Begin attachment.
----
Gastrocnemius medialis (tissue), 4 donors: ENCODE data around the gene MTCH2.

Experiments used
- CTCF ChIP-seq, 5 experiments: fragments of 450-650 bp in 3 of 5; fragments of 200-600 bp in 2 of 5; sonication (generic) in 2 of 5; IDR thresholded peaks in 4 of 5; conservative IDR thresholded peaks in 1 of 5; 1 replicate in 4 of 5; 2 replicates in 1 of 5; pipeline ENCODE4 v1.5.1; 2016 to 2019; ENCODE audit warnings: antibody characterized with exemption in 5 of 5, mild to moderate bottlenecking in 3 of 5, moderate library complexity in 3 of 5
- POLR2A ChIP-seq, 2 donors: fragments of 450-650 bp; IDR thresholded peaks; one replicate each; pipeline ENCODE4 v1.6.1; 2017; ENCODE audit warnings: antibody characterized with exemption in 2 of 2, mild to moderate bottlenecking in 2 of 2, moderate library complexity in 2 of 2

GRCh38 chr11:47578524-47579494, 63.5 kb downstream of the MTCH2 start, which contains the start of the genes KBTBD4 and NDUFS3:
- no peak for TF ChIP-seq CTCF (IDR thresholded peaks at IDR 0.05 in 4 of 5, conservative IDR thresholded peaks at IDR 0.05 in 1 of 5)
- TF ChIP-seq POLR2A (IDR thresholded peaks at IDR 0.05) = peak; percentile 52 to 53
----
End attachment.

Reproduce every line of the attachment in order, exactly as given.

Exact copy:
Gastrocnemius medialis (tissue), 4 donors: ENCODE data around the gene MTCH2.

Experiments used
- CTCF ChIP-seq, 5 experiments: fragments of 450-650 bp in 3 of 5; fragments of 200-600 bp in 2 of 5; sonication (generic) in 2 of 5; IDR thresholded peaks in 4 of 5; conservative IDR thresholded peaks in 1 of 5; 1 replicate in 4 of 5; 2 replicates in 1 of 5; pipeline ENCODE4 v1.5.1; 2016 to 2019; ENCODE audit warnings: antibody characterized with exemption in 5 of 5, mild to moderate bottlenecking in 3 of 5, moderate library complexity in 3 of 5
- POLR2A ChIP-seq, 2 donors: fragments of 450-650 bp; IDR thresholded peaks; one replicate each; pipeline ENCODE4 v1.6.1; 2017; ENCODE audit warnings: antibody characterized with exemption in 2 of 2, mild to moderate bottlenecking in 2 of 2, moderate library complexity in 2 of 2

GRCh38 chr11:47578524-47579494, 63.5 kb downstream of the MTCH2 start, which contains the start of the genes KBTBD4 and NDUFS3:
- no peak for TF ChIP-seq CTCF (IDR thresholded peaks at IDR 0.05 in 4 of 5, conservative IDR thresholded peaks at IDR 0.05 in 1 of 5)
- TF ChIP-seq POLR2A (IDR thresholded peaks at IDR 0.05) = peak; percentile 52 to 53